Forging Democratic Futures? Valerian Rodrigues on Ambedkar, Complex Marginalities, and Inclusion

Forging Democratic Futures - banner - SFU, April 2019.jpg

By Jeff Shantz

The work of B. R. (Bhimrao Ramji) Ambedkar remains influential, perhaps increasingly so in a period of anticolonialism and decolonizing movements—and Rightwing reactionism. On April 15, 2019, I had the opportunity to attend a keynote address on Ambedkar’s thought by Valerian Rodrigues (Visiting Professor, Simon Fraser University).

This reflection of the work of Ambedkar by Professor Rodrigues was shaped by and addressed the context of the current rise of the far Right, nationalism, xenophobia, and the further concentration of capital in fewer hands under neoliberal capitalism. It references the present period of resentments over migration and the focus on tightening borders in multiple geographic regions. And of course ecological crises. In this period humanity is challenged to support social and economic justice in a sustainable manner.

Rodrigues elects to discuss Ambedkar’s work with reference to three main considerations. First, Ambedkar’s critique of the Indian national movement and, in particular, its lack of connection with marginalized groups. Rodrigues notes that Ambedkar came from one of the lowest castes in India and spoke for them all his life. Second, his thoughts on the promise of democracy and its pragmatics. Third, the influence of his thought on resistance to modes of oppression and social exclusions today. Rodrigues notes that Ambedkar was wary of liberal democracy, Marxism, and emerging Indian nationalism alike.

In all of this Ambedkar was attuned to the underclases and excluded. He argued that certain communities and groups are caught in a “deep marginality.”


Rodrigues suggests that Ambedkar held to a commitment to democracy as freedom and equality (rather than formal procedure, electoralism, or parliamentarism). He related Indian democracy with the national liberation movement. This was a mass movement and included large sections of the working class and peasantry. It used critical memories of the past to shape visions of the future. And it emphasized non-violence.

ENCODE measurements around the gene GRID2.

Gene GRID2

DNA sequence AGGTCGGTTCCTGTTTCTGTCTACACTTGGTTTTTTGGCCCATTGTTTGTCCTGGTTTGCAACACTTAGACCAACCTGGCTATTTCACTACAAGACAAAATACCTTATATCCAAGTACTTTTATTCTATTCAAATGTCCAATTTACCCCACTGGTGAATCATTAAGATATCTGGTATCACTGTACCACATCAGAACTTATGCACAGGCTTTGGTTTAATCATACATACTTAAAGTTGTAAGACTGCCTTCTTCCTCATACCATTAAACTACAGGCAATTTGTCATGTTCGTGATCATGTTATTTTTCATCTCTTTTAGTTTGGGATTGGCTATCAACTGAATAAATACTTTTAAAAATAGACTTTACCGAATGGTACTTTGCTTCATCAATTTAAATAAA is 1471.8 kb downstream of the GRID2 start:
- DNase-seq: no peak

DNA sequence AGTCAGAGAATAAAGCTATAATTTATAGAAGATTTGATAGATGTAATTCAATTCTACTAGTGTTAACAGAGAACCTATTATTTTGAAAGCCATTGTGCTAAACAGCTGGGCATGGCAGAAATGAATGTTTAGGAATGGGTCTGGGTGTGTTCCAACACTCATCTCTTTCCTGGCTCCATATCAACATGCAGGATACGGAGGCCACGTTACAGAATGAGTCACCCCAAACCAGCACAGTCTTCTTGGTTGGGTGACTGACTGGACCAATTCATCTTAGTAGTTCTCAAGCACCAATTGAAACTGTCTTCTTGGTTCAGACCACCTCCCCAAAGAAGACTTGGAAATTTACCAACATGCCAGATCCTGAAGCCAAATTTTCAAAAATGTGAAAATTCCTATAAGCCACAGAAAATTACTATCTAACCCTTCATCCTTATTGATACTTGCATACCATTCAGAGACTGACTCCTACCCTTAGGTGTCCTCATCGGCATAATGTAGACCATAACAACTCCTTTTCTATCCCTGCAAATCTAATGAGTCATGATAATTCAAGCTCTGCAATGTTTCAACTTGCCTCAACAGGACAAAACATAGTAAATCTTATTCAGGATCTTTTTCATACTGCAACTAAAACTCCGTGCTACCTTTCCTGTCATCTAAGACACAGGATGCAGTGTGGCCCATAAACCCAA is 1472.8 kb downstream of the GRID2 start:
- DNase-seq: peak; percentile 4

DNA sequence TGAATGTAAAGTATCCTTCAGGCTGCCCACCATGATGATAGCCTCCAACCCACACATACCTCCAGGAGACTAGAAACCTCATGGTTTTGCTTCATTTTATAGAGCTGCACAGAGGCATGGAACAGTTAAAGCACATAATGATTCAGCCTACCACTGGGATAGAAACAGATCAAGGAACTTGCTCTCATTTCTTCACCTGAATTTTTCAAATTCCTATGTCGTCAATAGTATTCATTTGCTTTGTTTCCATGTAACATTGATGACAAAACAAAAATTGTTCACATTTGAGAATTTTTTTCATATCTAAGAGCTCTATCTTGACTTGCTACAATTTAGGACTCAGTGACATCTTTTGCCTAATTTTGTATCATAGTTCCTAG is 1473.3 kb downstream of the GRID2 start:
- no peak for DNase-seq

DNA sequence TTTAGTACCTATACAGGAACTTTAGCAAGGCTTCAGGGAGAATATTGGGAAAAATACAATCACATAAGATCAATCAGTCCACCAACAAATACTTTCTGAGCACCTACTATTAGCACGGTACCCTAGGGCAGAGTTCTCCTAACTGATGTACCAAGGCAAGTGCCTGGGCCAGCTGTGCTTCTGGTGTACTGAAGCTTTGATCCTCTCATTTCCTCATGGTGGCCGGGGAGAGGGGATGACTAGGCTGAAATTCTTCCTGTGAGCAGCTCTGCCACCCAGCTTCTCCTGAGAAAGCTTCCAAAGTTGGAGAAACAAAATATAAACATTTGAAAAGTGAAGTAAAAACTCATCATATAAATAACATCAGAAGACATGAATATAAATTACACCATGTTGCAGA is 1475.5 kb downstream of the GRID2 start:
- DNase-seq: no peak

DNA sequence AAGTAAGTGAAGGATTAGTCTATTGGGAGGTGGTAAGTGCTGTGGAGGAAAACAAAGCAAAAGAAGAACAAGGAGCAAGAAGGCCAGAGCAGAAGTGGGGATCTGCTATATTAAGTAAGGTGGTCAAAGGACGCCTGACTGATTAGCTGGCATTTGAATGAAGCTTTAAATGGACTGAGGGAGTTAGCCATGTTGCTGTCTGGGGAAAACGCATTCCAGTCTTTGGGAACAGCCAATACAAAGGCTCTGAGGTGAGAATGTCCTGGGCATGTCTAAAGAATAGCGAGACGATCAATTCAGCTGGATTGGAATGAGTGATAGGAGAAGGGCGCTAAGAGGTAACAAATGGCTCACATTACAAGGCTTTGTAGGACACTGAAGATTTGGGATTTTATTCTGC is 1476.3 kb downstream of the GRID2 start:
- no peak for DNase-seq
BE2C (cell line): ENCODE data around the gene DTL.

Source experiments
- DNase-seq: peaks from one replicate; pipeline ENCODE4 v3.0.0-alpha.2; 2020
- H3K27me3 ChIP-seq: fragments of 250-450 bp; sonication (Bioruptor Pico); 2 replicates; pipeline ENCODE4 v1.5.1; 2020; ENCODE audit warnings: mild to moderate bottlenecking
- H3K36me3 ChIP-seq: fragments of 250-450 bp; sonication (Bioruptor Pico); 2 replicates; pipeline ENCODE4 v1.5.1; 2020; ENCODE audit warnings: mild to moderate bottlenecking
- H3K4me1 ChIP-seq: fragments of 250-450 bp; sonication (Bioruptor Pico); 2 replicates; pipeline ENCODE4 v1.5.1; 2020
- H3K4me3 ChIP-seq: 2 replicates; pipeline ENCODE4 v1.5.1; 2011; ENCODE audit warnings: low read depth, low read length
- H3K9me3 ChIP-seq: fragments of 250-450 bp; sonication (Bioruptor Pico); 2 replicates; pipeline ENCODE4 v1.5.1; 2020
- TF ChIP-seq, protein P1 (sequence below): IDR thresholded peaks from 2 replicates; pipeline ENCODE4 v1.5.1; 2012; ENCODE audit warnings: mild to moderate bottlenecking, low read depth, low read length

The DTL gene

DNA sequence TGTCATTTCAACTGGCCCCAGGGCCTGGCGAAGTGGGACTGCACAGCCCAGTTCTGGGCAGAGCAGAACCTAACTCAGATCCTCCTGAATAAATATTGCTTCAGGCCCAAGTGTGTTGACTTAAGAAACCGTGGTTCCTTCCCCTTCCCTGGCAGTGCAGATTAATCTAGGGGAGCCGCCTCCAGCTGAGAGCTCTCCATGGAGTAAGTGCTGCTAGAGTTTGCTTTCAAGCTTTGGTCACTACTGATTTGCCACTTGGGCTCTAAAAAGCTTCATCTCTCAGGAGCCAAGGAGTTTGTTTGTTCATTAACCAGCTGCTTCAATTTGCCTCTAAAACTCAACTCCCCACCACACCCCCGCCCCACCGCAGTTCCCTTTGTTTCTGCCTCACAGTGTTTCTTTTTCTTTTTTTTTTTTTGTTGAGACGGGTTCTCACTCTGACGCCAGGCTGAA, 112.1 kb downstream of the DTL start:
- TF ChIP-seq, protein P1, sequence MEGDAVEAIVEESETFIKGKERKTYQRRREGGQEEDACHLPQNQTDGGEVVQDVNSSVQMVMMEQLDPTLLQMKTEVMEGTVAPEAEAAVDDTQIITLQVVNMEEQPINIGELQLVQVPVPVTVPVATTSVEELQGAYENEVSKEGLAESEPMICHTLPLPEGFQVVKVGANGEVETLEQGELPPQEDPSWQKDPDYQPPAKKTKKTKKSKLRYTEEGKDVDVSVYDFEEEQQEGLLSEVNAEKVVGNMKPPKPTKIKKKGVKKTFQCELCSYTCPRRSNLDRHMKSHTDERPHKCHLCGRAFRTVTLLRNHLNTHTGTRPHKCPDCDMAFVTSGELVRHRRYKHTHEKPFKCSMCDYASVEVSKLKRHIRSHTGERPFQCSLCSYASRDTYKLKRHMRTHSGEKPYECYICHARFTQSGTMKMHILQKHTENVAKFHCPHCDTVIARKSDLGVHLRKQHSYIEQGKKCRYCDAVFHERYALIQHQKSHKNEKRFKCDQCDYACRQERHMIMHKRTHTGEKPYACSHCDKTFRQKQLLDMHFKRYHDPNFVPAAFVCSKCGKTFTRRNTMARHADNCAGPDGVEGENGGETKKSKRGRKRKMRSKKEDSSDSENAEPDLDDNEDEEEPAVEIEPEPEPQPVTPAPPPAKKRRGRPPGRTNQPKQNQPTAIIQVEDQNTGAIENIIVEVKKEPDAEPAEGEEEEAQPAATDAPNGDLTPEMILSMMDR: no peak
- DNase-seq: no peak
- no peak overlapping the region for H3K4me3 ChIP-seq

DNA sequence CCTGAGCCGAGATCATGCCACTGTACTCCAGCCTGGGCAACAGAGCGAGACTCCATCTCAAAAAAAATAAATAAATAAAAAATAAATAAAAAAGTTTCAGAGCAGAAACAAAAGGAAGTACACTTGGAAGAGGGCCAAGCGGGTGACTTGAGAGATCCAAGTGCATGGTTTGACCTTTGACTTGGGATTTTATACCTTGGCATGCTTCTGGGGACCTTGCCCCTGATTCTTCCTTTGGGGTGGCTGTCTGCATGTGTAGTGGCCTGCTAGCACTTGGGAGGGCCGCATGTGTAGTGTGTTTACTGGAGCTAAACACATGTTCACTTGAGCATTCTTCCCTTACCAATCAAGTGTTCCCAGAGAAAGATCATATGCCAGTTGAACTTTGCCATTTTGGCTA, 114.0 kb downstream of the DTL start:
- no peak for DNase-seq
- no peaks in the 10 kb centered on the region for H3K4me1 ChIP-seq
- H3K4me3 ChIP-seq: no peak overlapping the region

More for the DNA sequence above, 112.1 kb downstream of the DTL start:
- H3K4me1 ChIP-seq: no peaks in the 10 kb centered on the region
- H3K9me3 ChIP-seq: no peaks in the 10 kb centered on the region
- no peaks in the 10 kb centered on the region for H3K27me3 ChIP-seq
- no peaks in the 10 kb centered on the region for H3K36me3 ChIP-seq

Ambedkar pushed democracy to the forefront. Nationalism was only feasible, in his view, to the extent that it was attuned to democracy—a radical democracy. Democracy, according to Ambedkar, must guide nationalism, not the other way around.

The nation is caught in two tendencies. Nationality and ethnic bonds are fragile. Ambedkar argued against essentializing them.

According to Ambedkar, the rise of nationalism in India led to the rise of a governing class. That new class reflects the economic, political, and ideological structure of the traditional society despite the new context. Ambedkar argues that in decolonizing movements local capital will secure the governing class post-independence. The governing class shows traditions of ranking and gradation were not assailed within the nationalist movement. The movement reproduced ranks and hierarchies.

Post-colonial democracy was a divided house. There were moves toward democracy but also a maintaining of privilege and status. In Ambedkar’s view, democracy is a process of bringing social and economic changes. It is, he suggests, a redistribution of social resources without bloodshed. But democracy needs to respond to social conditions, not be based on dogma. 

Ambedkar argued for special education and employment for lower caste and Indigenous people in India. These suggestions enter the Indian constitutional document. Ambedkar insisted that protections must be put in the Constitution itself, so they are not vulnerable to future political parties with their own unequal or exclusionary aims.

In Ambedkar’s view, democracy is a resource for new possibilities.  Elections cannot be taken as the be all and end all of democracy. Ruling groups know that these will not threaten their power. Rather, it gives their power a veneer of selection.